|Photo credit: Avi Klapfer courtesy of The Undersea Hunter Group|
I’m still reeling from my first dive at Cocos Island. Until yesterday, I had planned to take Sunday to hike to the peak of the island, Cerro Iglesias, but when Esteban, the park’s Acting Director, asked if I wanted to dive on Sunday, there was really no choice to be made. Which activity would your prefer? Diving, obviously.
Under textured gray skies, we took the park’s rubber launch out to Sea Hunter, anchored in the not-so-calm of Wafer Bay, where we picked up Jay Ireland and Georgienne Bradley (Sea Save’s own), who were to accompany us on this dive. Our destination: Manuelita, the largest of the satellite islets surrounding the island. Our dive site was on the western side of the islet, and is the deeper of the two dive sites around Manuelita.
Amidst the six to eight foot swells and the noise of water crashing against the rock in a spray of white foam, we strapped on our weight belts, double checked the quantity of air in the tanks before donning our dive vests, flippers and masks, and then before I could think twice about it, we had flipped over the side of the boat and were plunging down, down, down. 15 m. 20 m. 25 m. At 33 m. (110 ft) below the surface, we stopped. At this depth, the steep, rocky shelf of Manuelita meets with the sandy, downward-sloping plain of the ocean-bottom that disappears into a deep blue gloom. In between the rasp of inhaled air, and the stream of bubbles that comes with the exhale, there was an incredible calm, a profound stillness. Not silence, exactly. I could still hear the faint, distorted sounds of the sea. But what a contrast to the roiling surface 110 feet overhead! The feeling of calm penetrated deep into my mind and muscles. My body relaxed, breathing came easier.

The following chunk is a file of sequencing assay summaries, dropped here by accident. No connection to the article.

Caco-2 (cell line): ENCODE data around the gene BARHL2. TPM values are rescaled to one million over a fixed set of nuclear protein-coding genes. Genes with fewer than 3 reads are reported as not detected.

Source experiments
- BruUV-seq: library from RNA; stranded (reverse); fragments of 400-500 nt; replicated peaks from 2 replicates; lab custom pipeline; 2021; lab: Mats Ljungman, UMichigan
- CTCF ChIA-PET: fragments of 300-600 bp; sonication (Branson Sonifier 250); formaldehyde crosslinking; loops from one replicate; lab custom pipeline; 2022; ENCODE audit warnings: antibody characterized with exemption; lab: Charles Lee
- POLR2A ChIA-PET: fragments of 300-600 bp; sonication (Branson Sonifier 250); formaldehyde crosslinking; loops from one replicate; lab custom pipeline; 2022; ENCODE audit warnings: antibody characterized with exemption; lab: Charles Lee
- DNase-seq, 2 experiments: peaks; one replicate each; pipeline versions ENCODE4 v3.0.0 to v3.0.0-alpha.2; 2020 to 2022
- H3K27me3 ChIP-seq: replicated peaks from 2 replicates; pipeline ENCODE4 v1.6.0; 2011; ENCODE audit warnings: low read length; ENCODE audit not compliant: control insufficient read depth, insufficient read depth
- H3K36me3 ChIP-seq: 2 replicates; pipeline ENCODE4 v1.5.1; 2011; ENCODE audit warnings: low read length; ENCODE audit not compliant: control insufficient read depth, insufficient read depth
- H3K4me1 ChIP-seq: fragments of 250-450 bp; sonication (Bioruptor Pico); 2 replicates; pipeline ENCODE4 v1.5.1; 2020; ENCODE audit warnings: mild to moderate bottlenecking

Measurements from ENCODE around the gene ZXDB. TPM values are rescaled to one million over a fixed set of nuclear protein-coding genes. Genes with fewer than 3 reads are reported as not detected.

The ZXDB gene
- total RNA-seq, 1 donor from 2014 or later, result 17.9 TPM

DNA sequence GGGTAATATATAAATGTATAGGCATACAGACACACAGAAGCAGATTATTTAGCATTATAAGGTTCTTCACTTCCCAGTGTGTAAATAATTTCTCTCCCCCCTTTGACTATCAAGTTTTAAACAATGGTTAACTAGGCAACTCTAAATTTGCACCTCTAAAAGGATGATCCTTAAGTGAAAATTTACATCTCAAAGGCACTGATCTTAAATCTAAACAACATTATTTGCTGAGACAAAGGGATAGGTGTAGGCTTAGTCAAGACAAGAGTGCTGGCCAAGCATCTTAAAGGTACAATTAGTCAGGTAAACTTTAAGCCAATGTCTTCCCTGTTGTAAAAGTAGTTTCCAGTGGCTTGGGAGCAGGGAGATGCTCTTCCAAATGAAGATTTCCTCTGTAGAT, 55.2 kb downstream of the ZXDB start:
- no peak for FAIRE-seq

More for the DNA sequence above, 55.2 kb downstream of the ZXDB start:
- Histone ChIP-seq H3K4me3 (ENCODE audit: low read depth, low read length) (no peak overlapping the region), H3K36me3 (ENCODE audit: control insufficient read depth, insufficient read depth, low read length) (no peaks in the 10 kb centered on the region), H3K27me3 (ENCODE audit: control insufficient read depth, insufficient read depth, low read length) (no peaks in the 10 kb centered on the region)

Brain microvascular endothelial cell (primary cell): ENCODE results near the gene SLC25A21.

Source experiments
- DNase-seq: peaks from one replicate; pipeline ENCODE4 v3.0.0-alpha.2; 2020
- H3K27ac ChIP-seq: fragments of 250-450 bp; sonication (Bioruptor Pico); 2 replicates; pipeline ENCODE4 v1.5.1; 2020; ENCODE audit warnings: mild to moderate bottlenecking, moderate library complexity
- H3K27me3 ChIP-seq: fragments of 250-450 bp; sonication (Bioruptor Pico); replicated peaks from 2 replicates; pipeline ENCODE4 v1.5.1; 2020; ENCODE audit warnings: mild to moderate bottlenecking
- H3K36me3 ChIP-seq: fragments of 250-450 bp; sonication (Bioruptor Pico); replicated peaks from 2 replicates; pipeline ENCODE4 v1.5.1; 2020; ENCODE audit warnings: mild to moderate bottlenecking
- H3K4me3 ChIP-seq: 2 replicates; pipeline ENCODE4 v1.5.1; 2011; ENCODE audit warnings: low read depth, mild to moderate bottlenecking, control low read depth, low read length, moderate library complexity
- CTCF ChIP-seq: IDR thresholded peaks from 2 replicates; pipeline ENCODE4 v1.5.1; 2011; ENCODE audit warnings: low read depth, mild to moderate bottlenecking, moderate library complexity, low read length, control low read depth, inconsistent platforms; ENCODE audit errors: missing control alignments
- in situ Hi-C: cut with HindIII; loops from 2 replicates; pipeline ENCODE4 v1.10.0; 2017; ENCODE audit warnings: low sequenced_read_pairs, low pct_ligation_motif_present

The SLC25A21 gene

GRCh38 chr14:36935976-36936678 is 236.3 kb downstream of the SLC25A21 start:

In this peaceful state on the ocean-bottom, all traces of fear and tension were gone, and my mind was open to the wonders around me. When the first hammerhead shark appeared out of the gloom, it was not fear that paralyzed me, but wonder - giddy, innocent, child-like wonder. I was amazed by its bizarre, other-worldly, and beautiful shape. I was struck dumb by the powerful, elastic undulation with which it propelled itself. And then more came. Dozens of hammerheads, hazy shapes in the gloom, then closer and clearer, then silhouettes swimming overhead. Languidly drifting along now, then darting quickly to the right to nab some small, unseen fish. I’ve never seen anything like it.
As we slowly made our way along the shelf of Manuelita, away from the hammerheads, we saw rays, trumpet fish, urchins, white tip reef sharks, and myriads of fish for which I don’t know the name. But I could spent hours documenting the dozens of species. It was indescribable. Incredible.
The problem with diving is that the return to the surface is inevitable. It was with regret, and a pang of jealousy for those species lucky enough to dwell beneath the surface of the water, that I surfaced and climbed back into the boat. As we motored through the surf back to the Wafer Bay Station, I sat in silent awe of this place, of Cocos Island, and then this David Attenborough quote from my highschool environmental science teacher popped into my head:
“It seems to me that the natural world is the greatest source of excitement; the greatest source of visual beauty; the greatest source of intellectual interest. It is the greatest source of so much in life that makes life worth living.” - David Attenborough
And then the words of a good friend came to my mind, uttered after a near lightning strike and a mad dash for cover in a thunderstorm:
“God, what a great planet”
I couldn’t agree more.